Turn 4 Pictures Into 1 With Multiple Exposure Technique

The term multiple exposure or “multi-exposure” is fairly broad. It means joining multiple photos into one, no matter why or how. The ability to join multiple exposures into a single picture can be put to many uses. I’ll show you one of those uses in today’s article.

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AuthorMatej Liska

I most love taking pictures of people. Weddings, portraits, graduation photos, balls... I am always in search of backlight, but I enjoy various types of lighting and mostly like to use shorter lenses. I love my Nikon, my guitar, and a kebab. You’ll find my photography on my website or on Facebook.

Comments (6)

  1. Interesting and helpful

    1. Happy to help!

  2. Agreed, good article. I’m a fine artist painter and seen a moment that I though would be a strong painting but couldn’t capture the scene. So did background shot and later got the foreground image elsewhere. Now I can superimpose fore within the back for a combo.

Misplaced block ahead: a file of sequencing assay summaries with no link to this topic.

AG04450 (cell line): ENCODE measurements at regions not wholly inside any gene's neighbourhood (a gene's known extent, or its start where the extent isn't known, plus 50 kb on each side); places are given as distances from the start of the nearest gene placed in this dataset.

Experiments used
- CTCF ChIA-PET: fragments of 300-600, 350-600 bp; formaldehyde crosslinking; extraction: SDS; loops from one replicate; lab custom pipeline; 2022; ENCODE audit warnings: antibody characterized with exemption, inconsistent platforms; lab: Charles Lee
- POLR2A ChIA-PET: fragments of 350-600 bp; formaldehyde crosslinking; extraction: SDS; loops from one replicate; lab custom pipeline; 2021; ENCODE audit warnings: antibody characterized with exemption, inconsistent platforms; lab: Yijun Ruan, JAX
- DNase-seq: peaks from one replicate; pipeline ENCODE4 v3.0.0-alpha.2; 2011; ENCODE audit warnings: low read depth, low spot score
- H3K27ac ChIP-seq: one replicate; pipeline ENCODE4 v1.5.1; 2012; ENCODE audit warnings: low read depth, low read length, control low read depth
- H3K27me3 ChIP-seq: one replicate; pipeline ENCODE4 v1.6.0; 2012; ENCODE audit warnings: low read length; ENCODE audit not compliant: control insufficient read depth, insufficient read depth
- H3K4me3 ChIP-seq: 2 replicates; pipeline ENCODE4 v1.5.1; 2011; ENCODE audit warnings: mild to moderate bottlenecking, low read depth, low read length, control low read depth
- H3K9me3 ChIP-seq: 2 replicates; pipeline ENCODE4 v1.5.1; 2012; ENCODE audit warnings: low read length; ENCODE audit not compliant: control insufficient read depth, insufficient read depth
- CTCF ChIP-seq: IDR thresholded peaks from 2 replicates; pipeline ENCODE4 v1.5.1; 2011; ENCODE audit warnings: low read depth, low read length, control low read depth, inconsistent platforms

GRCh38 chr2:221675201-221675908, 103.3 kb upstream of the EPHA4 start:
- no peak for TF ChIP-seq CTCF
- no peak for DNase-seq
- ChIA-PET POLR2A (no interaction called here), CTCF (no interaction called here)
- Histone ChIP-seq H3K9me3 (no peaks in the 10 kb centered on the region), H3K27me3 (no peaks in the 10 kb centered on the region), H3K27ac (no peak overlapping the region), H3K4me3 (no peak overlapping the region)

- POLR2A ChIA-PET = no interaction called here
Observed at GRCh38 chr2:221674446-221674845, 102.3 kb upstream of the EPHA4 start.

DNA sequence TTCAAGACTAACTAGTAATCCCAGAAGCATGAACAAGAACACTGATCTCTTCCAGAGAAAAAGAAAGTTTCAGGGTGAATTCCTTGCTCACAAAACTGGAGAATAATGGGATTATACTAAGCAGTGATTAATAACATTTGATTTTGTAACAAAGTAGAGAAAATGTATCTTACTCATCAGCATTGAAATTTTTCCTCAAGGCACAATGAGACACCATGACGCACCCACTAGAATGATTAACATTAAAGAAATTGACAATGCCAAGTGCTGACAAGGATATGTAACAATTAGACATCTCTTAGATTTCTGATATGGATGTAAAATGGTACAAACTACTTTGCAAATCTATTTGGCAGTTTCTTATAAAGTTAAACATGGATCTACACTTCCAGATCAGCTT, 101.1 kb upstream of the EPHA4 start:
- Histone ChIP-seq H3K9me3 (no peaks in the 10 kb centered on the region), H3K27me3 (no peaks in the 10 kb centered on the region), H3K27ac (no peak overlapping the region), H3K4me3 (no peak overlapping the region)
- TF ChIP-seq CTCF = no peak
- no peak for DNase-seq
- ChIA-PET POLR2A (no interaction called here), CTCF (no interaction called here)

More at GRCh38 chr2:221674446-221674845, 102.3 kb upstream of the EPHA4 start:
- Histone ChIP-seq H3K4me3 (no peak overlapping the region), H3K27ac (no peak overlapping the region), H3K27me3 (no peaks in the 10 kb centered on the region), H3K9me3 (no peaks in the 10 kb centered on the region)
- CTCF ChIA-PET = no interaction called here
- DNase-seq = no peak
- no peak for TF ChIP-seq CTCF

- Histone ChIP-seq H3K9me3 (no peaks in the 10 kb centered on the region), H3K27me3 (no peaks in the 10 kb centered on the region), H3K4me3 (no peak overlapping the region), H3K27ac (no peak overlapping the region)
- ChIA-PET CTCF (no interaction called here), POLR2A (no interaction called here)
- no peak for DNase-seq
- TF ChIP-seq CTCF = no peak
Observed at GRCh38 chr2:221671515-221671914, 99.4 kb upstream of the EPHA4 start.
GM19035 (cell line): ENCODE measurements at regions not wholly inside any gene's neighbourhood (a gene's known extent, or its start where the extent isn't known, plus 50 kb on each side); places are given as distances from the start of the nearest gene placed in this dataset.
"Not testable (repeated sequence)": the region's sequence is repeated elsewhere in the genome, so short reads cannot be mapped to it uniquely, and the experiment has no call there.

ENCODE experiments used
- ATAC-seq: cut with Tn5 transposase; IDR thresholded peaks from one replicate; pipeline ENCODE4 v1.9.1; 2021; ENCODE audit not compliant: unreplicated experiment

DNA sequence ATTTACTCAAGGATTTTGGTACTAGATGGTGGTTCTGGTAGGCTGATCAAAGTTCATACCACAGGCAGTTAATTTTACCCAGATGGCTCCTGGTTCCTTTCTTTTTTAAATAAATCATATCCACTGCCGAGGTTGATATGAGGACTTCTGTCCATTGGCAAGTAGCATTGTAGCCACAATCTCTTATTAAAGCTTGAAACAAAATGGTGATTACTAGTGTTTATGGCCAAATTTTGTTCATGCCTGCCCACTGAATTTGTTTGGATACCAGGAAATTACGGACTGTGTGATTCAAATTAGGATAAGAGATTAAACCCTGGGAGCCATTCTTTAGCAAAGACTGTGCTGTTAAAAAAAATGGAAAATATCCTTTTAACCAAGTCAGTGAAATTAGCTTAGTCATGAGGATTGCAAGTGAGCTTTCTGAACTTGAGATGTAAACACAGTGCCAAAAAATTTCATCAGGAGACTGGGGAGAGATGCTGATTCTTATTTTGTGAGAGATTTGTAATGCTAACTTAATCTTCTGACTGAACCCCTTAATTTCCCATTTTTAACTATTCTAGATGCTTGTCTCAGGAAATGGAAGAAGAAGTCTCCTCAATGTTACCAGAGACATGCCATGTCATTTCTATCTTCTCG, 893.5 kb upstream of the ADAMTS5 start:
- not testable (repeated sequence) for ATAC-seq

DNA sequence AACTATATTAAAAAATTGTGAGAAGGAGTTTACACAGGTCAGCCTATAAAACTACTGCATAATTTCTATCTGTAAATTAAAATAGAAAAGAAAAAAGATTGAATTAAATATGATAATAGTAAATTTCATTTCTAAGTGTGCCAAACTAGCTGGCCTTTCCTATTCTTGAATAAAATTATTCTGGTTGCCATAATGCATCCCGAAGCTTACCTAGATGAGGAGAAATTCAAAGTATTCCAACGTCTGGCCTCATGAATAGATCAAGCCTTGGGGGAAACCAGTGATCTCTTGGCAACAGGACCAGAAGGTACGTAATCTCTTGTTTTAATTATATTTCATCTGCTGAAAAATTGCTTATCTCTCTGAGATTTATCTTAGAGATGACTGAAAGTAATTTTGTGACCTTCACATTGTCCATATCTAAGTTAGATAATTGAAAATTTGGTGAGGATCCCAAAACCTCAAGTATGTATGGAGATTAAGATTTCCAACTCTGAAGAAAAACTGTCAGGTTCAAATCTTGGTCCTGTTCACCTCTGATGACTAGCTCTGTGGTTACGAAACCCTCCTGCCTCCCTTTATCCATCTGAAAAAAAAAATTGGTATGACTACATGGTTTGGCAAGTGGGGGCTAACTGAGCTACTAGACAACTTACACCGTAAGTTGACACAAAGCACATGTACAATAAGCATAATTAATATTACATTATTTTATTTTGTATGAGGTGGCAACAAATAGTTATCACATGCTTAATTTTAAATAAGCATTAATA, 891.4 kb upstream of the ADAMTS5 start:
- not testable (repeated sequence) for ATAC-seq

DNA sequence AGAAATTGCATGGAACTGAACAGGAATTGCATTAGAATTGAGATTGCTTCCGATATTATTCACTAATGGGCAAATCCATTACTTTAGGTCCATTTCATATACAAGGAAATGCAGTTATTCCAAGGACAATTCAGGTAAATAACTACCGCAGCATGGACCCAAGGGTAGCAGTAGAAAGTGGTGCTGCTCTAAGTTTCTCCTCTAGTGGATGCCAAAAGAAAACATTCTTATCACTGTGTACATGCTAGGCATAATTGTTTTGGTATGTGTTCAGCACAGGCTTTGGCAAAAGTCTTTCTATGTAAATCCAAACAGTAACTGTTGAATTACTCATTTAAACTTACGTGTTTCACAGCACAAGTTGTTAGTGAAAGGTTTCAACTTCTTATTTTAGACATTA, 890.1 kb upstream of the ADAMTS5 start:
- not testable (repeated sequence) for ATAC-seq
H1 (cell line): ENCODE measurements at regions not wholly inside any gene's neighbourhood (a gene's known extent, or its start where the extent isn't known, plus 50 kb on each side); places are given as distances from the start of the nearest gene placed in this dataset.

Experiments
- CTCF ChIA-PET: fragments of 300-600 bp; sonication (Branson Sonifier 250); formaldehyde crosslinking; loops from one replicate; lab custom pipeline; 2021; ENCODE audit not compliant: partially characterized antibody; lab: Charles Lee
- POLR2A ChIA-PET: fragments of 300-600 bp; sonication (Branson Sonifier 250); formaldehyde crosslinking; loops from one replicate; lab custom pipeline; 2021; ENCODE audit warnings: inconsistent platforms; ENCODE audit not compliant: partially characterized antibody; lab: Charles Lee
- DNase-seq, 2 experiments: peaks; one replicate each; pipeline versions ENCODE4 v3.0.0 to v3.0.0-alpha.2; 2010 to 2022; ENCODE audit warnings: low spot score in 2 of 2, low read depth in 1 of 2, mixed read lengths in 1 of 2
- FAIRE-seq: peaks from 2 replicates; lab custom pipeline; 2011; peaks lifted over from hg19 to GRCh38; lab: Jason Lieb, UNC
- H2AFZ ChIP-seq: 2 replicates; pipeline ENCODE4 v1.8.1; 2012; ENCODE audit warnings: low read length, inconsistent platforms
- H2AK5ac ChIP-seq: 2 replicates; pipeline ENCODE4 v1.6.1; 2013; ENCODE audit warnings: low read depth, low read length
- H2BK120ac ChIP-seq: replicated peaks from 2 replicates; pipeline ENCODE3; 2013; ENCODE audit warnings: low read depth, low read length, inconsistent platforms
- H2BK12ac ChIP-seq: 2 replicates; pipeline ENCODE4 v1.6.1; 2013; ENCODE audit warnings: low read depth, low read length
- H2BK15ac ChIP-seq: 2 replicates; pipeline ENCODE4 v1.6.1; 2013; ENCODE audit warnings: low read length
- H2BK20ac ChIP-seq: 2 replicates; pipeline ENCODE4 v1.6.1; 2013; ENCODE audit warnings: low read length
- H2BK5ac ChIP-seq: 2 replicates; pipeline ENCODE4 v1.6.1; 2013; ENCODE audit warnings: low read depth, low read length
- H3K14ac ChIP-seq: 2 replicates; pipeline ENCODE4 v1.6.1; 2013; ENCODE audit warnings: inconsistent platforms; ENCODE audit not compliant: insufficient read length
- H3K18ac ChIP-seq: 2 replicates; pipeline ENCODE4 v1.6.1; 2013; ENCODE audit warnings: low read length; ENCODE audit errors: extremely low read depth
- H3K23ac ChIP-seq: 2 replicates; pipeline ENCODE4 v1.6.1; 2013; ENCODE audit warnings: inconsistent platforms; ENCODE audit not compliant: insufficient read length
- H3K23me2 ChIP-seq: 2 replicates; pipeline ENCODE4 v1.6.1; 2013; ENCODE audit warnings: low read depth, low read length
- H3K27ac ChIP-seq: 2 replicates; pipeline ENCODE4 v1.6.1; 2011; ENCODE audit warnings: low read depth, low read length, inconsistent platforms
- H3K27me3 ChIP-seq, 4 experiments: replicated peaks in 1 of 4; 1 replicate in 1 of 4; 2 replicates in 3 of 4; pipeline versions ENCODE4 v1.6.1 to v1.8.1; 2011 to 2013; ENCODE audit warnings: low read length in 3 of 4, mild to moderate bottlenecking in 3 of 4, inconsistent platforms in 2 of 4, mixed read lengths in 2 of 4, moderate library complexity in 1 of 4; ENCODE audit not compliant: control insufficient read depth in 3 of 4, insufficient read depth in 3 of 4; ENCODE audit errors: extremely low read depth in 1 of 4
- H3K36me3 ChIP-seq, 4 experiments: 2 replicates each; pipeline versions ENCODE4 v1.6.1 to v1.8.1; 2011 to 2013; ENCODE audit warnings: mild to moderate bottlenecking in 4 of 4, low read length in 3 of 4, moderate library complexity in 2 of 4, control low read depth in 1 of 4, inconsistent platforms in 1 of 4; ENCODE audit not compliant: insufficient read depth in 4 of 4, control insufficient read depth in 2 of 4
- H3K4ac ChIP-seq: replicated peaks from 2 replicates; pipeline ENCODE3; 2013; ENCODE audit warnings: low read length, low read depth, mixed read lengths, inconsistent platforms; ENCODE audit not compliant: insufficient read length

Couple months back I had done a composite by accident and looked at it astonished. How dynamic and unique the combo of snowy street storefronts with (imposed) full green trees above just knocked me out. Did it too with same setting but autumn signs around storefronts and still the brilliant green trees that wouldn’t be there then.
    Thanks for the in depth steps, really saved me from trial & error hacking around here and in other programs.

    1. Thanks for your comment! If you have any examples of your work we would love to see it.

  3. Very good.

    1. Thank you!

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